Duret, G. and Delcour, A.H., Size and dynamics of the Vibrio cholerae porins OmpU and OmpT probed by polymer exclusion, Biophys. J. 98:1820-1829 (2010).

Pagel, M. and Delcour, A. H. Effects of conjugated and unconjugated bile acids on the activity of the Vibrio cholerae porin OmpT, Molec. Membr. Biology 28:69-78 (2011).

Mapingire, O.S., Henderson, N.S., Duret, G., Thanassi, D.G. and Delcour, A.H., Modulating Effects of the Plug, Helix and N- and C-terminal Domains on Channel Properties of the PapC Usher, J. Biol. Chem. 284:36324-36333 (2009)

Wager, B, Baslé, A and Delcour, A. H. Disulfide bond tethering of extracellular loops does not affect the closure of OmpF porin at acidic pH, Proteins 78:2886-2894 (2010).

Delcour, A. H., Outer Membrane Permeability and Antibiotic Resistance, Bioph. Biochim. Acta - Proteins and Proteomics 1794:808-816 (2009)

Duret, G., Szmanski, M.., Choi, K.-J., Yeo, H.-J., and Delcour, A. H., The TpsB Translocator HMW1B of Hemophilus influenzae Forms a Large-Conductance Channel, J. Biol. Chem. 283:15771-15778 (2008)

Duret, G., Simonet, V. and Delcour, A. H., Modulation of Vibrio cholerae Porin Function by Acidic pH, Channels 1:70-79 (2007)

Pagel, M., Simonet, V., Li, J., Lallemand, M., Lauman, B., and Delcour, A. H., Phenotypic Characterization of Pore Mutants of the Vibrio cholerae Porin OmpU, J. Bacteriol. 189:8593-8600 (2007).

Duret, G. and Delcour, A. H., Deoxycholic Acid Blocks Vibrio cholerae OmpT but not OmpU Porin, J. Biol. Chem., 281:19899-19905 (2006)

Baslé, A., Qutub, R., Mehrazin, M., Wibbenmeyer, J. A. and Delcour, A. H., Deletions of Single Extracellular Loops Affect pH-Sensitivity, but not Voltage-Dependence, of the E. coli Porin OmpF, Prot. Engineering Design and Selection, 17:665-672 (2004).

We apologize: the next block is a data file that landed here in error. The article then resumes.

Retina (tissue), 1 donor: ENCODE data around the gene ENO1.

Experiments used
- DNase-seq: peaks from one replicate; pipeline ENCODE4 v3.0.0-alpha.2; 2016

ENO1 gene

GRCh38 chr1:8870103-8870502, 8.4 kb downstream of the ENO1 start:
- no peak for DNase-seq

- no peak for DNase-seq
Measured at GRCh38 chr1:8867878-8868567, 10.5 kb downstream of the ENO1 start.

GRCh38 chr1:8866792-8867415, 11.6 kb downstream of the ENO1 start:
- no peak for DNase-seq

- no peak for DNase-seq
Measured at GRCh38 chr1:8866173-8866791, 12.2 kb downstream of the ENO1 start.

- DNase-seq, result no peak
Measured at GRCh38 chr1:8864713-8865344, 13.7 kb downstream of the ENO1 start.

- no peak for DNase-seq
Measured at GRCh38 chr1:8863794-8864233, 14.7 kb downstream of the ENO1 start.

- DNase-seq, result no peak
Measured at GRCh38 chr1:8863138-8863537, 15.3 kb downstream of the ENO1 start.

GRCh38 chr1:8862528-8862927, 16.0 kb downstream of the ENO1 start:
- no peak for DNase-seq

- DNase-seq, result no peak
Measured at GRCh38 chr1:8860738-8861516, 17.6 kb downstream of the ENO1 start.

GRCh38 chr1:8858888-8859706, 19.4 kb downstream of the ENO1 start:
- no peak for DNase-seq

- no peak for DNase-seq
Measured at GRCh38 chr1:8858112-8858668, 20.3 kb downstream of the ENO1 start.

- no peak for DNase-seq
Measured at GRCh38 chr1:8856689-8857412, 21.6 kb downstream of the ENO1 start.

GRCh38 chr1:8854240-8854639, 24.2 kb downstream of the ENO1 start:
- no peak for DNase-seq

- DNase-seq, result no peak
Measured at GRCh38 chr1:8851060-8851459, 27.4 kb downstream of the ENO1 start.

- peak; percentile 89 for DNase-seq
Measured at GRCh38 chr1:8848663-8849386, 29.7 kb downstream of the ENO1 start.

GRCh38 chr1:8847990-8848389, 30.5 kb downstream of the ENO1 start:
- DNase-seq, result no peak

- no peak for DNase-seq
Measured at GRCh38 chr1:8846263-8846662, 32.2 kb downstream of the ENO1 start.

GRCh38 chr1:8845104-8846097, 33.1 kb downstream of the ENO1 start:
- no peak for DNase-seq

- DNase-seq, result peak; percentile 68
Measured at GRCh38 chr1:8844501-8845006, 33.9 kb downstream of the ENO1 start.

Baslé, A., Iyer, R. and Delcour, A. H., Subconductance States in OmpF Porin Gating, Biochim. Biophys. Acta, 1664:100-107 (2004)

Simonet, V. C., Baslé, A., Klose, K. E. and Delcour, A. H., The Vibrio cholerae Porins OmpU and OmpT Have Distinct Channel Properties, J. Biol. Chem. 278: 17539-17545 (2003).

Delcour, A. H., Solute Uptake through General Porins. Front. Biosci. 8, d1055-1071 (2003).

Samartzidou, H, Mehrazin, M., Xu, Z., Benedik, M. J. and Delcour, A. H., Cadaverine Inhibition of Porin Plays a Role in Cell Survival at Acidic pH, J. Bacteriol. 185: 13-19 (2003).

Bredin J, Simonet V, Iyer R, Delcour AH, Pagès JM. (2003). Colicins, spermine and cephalosporins: a competitive interaction with the OmpF eyelet. Biochemical Journal, 376(Pt 1):245-52.

Wibbenmeyer, J.A., Provenzano, D., Landry, C., Klose, K. and Delcour, A. H., Vibrio porins OmpT and OmpU Are Differentially Affected by Bile, Infect. Immun. 70:121-126 (2002).

Delcour, A. H.,  Structure and Function of Pore-Forming beta-Barrels from Bacteria, J. Mol. Micro. Biotechnol. 4:1-10  (2002)

Wibbenmeyer JA, Provenzano D, Landry CF, Klose KE, Delcour AH. (2002). Vibrio cholerae OmpU and OmpT porins are differentially affected by bile. Infection And Immunity, 70(1):121-6.

Liu, N., Samartzidou, H., Lee, K.-W., Briggs, J. and Delcour, A. H., Effects of Pore Mutations and Permeant Ion Concentration on the Spontaneous Gating Activity of OmpC Porin, Protein Engineering 13:491-500 (2000).

Iyer, R., Wu, Z., Woster, P. M. and Delcour, A. H., Molecular Basis for the Polyamine - OmpF Porin Interactions: Inhibitor and Mutant Studies, J. Mol. Biol. 297:933-945 (2000).

Samartzidou, H. and Delcour, A. H., Excretion of Endogenous Cadaverine Leads to a Decrease in Porin-Mediated Outer Membrane Permeability, J. Bacteriol. 181: 791-798 (1999).

Samartzidou, H. and Delcour, A. H., E. coli PhoE Porin Has an Opposite Voltage Dependence from the Homologous OmpF. EMBO J. , 17:93-100 (1998).

Delcour, A. H., Function and Modulation of Porins: Insights from Electrophysiology FEMS Microbiol. Lett. 151:115-123 (1997).

Iyer, R. and Delcour, A. H., Complex Inhibition of OmpF and OmpC Bacterial Porins by Polyamines. J. Biol. Chem. 272:18595-18601 (1997).

delaVega, A.L. and Delcour, A. H., Cadaverine Induces Closing of E. coli Porins.EMBO Journal 14:6058-6065 (1995).